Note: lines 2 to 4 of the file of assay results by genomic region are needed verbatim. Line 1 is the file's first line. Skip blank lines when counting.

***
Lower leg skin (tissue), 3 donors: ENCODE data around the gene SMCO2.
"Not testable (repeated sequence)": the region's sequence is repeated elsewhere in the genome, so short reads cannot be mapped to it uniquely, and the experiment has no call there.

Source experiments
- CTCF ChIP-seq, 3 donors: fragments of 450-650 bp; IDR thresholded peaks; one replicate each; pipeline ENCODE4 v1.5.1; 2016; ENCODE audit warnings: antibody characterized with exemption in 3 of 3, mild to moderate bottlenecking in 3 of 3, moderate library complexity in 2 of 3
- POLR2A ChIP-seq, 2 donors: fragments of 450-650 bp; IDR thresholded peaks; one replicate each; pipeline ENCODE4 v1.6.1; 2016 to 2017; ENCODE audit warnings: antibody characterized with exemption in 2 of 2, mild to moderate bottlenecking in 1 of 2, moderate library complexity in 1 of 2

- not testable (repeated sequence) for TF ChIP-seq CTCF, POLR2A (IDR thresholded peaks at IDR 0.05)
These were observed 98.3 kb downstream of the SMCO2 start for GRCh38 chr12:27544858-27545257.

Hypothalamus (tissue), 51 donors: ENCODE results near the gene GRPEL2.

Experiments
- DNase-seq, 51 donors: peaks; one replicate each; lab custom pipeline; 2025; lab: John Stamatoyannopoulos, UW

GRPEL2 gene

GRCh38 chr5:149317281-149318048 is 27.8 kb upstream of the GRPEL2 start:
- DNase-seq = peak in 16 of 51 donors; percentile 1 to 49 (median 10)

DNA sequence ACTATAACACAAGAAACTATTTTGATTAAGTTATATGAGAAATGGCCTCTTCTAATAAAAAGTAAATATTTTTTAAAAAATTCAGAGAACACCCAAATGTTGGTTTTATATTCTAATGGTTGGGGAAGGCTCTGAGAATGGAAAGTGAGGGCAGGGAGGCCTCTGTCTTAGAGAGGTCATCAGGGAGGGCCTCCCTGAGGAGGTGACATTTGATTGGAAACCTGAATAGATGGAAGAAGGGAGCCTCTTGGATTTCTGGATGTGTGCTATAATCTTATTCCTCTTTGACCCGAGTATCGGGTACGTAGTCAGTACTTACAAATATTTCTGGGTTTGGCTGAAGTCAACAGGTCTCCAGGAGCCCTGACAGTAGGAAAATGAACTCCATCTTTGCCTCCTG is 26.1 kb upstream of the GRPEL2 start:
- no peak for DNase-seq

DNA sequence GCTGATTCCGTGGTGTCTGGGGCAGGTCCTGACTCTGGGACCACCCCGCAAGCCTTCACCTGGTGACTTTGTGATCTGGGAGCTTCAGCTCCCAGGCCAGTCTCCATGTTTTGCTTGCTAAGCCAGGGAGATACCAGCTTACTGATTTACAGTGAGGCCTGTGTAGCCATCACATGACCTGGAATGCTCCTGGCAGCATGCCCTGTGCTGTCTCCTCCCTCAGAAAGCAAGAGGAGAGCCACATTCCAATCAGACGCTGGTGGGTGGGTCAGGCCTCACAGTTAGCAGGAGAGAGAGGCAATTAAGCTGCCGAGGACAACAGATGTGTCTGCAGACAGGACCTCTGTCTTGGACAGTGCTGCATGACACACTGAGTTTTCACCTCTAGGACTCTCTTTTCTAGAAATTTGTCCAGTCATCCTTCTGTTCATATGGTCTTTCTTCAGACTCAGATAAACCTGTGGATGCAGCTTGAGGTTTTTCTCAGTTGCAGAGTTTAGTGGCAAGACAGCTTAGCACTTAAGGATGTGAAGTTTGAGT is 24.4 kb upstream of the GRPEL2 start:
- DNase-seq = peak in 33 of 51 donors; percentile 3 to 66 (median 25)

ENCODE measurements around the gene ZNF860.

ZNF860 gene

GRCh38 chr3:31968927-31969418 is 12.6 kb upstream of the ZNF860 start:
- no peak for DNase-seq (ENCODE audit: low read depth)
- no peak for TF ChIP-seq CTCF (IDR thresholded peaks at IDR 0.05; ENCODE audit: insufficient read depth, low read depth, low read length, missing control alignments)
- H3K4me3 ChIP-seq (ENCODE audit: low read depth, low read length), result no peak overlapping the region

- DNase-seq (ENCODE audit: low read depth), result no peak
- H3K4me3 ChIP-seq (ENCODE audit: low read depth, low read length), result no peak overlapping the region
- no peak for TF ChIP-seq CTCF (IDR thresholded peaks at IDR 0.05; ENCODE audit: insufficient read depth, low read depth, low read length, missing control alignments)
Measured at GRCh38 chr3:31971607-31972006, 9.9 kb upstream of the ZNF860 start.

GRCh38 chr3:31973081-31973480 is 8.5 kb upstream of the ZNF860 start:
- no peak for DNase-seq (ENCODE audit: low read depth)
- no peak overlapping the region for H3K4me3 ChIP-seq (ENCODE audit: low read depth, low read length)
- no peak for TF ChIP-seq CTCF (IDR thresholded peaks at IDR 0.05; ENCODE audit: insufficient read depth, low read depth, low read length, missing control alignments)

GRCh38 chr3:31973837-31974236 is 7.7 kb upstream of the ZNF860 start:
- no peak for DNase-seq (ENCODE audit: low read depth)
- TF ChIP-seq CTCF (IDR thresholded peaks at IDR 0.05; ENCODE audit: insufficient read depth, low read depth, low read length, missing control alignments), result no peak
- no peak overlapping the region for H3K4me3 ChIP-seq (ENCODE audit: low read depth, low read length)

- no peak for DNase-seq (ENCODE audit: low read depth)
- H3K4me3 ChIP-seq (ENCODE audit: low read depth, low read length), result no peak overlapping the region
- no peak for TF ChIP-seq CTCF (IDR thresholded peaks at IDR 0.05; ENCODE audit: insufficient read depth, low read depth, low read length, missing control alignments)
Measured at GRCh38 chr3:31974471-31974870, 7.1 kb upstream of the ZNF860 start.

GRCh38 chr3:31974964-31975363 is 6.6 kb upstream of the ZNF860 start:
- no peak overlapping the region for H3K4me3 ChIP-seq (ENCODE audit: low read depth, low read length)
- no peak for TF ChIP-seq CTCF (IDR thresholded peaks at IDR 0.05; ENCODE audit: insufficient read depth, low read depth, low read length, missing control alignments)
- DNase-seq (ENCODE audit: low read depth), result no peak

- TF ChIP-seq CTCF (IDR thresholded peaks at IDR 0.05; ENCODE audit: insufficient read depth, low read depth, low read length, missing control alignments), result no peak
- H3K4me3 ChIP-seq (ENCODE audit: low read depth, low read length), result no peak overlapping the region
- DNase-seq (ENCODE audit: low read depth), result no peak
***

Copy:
"Not testable (repeated sequence)": the region's sequence is repeated elsewhere in the genome, so short reads cannot be mapped to it uniquely, and the experiment has no call there.

Source experiments
- CTCF ChIP-seq, 3 donors: fragments of 450-650 bp; IDR thresholded peaks; one replicate each; pipeline ENCODE4 v1.5.1; 2016; ENCODE audit warnings: antibody characterized with exemption in 3 of 3, mild to moderate bottlenecking in 3 of 3, moderate library complexity in 2 of 3